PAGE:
When 37-year-old Jeff Andrews left home for college nearly two decades ago, he just wanted to get out of the small waterfront town where he grew up.
But after 4 1/2 years of living near Washington, he returned home to Havre de Grace and discovered there is no place he'd rather be. Andrews now manages the marina two doors away from his childhood home - the same marina he worked at when he was 15.
"It's the only job I've had that I never got bored with," he said. As manager of Tidewater Marina, which has 158 slips for powerboats and sailboats, Andrews stays busy. His little waterfront hometown has grown into an active hub for the region's boating community.
At the confluence of the Susquehanna River and the Chesapeake Bay, Havre de Grace forms a point of land that offers everything from prime fishing and ideal sailing to waterfowl watching and hunting at its best.
Central to the cultural and business centers of the mid-Atlantic, Havre de Grace is 35 miles from Baltimore, 70 miles from Washington, and 60 miles from Philadelphia. It is connected to the Northeast corridor by Interstate 95 and U.S. 40, which passes through the north end of town.
With two international airports and an Amtrak station nearby, it's an ideal place for cruisers on their way up or down the coast to stop and change crews. It's also an ideal place for mid-Atlantic boaters to play.
"We get people coming in on their boats to come to a festival, for the weekend, or just to go to lunch," Andrews said. "People seem to be using their boats more to do that kind of stuff."
That's been good for business in a town of 4.2 square miles that boasts four major marinas, five waterfront parks, four waterfront museums and a half-mile-long walkway called The Promenade that winds along the banks of the Susquehanna Flats, offering sweeping views of the water.
Incorporated in 1785, Havre de Grace has always been a town that owes its existence to the water. The fabric of the place is interwoven with a rich maritime history and a modern tourist and recreational marine industry.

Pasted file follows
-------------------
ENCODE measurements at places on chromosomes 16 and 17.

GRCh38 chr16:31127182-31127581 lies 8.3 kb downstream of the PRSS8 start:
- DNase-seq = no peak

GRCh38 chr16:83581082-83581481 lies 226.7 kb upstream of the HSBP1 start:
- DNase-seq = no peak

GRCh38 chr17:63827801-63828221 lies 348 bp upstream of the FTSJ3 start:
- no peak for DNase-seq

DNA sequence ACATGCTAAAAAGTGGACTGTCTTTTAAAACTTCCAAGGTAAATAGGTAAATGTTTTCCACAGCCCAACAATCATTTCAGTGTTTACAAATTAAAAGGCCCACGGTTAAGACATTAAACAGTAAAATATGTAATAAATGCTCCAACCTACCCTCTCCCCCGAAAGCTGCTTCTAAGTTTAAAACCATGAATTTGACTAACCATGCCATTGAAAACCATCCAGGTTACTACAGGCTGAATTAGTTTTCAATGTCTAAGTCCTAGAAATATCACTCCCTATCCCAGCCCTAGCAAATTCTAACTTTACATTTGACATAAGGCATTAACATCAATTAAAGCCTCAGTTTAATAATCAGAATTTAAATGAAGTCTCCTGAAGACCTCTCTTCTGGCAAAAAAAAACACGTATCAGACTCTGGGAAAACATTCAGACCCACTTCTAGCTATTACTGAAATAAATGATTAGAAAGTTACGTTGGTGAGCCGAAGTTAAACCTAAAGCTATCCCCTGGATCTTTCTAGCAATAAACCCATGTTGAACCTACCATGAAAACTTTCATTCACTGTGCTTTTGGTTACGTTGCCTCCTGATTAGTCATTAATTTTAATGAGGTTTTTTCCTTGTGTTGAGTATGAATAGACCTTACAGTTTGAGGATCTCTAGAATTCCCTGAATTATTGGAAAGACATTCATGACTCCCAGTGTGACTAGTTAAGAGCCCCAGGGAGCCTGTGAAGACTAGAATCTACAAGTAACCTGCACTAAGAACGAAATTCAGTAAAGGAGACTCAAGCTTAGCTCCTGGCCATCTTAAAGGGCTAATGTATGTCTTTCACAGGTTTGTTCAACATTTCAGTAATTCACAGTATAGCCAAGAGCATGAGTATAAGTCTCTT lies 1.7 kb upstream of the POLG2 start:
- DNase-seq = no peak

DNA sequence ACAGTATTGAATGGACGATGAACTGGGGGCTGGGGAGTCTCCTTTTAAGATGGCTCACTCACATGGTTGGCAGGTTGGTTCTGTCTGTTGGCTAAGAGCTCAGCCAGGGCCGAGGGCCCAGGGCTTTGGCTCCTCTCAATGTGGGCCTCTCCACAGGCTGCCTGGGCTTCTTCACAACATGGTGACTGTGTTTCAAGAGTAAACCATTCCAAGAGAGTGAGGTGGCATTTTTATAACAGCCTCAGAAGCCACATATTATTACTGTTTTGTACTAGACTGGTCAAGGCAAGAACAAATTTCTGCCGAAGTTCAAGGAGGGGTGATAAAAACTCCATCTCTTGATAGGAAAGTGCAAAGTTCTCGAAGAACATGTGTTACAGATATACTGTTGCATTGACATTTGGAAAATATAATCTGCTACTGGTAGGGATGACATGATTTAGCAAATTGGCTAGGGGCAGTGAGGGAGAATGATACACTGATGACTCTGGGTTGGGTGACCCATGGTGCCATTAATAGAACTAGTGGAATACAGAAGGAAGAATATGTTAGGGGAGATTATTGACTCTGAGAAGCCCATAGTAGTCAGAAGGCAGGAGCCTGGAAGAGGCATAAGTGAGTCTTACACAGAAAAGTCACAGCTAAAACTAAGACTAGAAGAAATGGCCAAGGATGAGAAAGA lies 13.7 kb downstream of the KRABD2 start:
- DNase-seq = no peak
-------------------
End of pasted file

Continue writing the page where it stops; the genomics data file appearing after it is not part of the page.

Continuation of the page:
On just about any summer day, there's a steady flow of pedestrian traffic along the 2 1/2 miles of shoreline south of U.S. 40 that characterize the town.
On the southern end of town, children chase each other through Tydings Park while parents set up picnics before an expansive view of the bay. Tourists stroll along the promenade, making stops at the Decoy Museum, the Maritime Museum and the restored Concord Point Lighthouse. Built in 1827, the lighthouse once guided merchant mariners into the river through the shallow Susquehanna Flats of the upper bay.
Turning north at the lighthouse, the shoreline heads up the Susquehanna, where restaurants and shops pepper the route to the other end of town. Midway, fishermen dangle lines off the public pier at Frank J. Hutchins Memorial Park, and the skipjack Martha Lewis - the last Chesapeake Bay oyster boat to fish commercially under sail in the United States - boards another load of passengers.
At the north end of town, where the low truss bridges of Interstate 95 and Route 40 cross the river and lend a distinctive look to the city, the Susquehanna Lockhouse Museum offers a glimpse of life in Havre de Grace in the 1800s when the Susquehanna and Tidewater Canal connected cargo ships of the bay with the interior.
Today, the canal locks remain as relics of the city's commercial past. Now, the water is plied by scores of recreational boaters. An active sailboat racing fleet converges on the town every Thursday evening from late April through the first week in September.
"We've got about 65 boats registered, and we can get close to 60 on the water on a good Thursday night," said Martin Hoover, the commodore of Havre de Grace Yacht Club. The first start features small day sailers. Then there's a J-24 class start, two spinnaker starts, and two nonspinnaker starts.
The fleet has been active for 24 years, but has grown in recent years.
"Probably, people are discovering Havre de Grace as another St. Michaels or Annapolis," Hoover said, "and for people coming down from the north, it's the first access they have to the Chesapeake Bay."
According to Andrews, the whole marine industry has picked up in the past few years. Tidewater Marina, which is host to the yacht club, also is a dealer in sailboats. "The last few years we've done really well in sales," Andrews said.
For Brad Nelson, owner of Starrk Moon Kayaks, Havre de Grace was an ideal location to open one of his kayak stores in 1998. Look out on the water on any given day and you'll likely see folks paddling along in one of Starrk Moon's rental boats or giving a new boat a test run before deciding on a purchase.
"I've always admired Havre de Grace," said Nelson, who lives in Delta, Pa., and who has stores there and in West Virginia. "It reminds me of Ocean City without the waves. God's not making new waterfront, so you should appreciate what you have. It's so pretty and quaint there."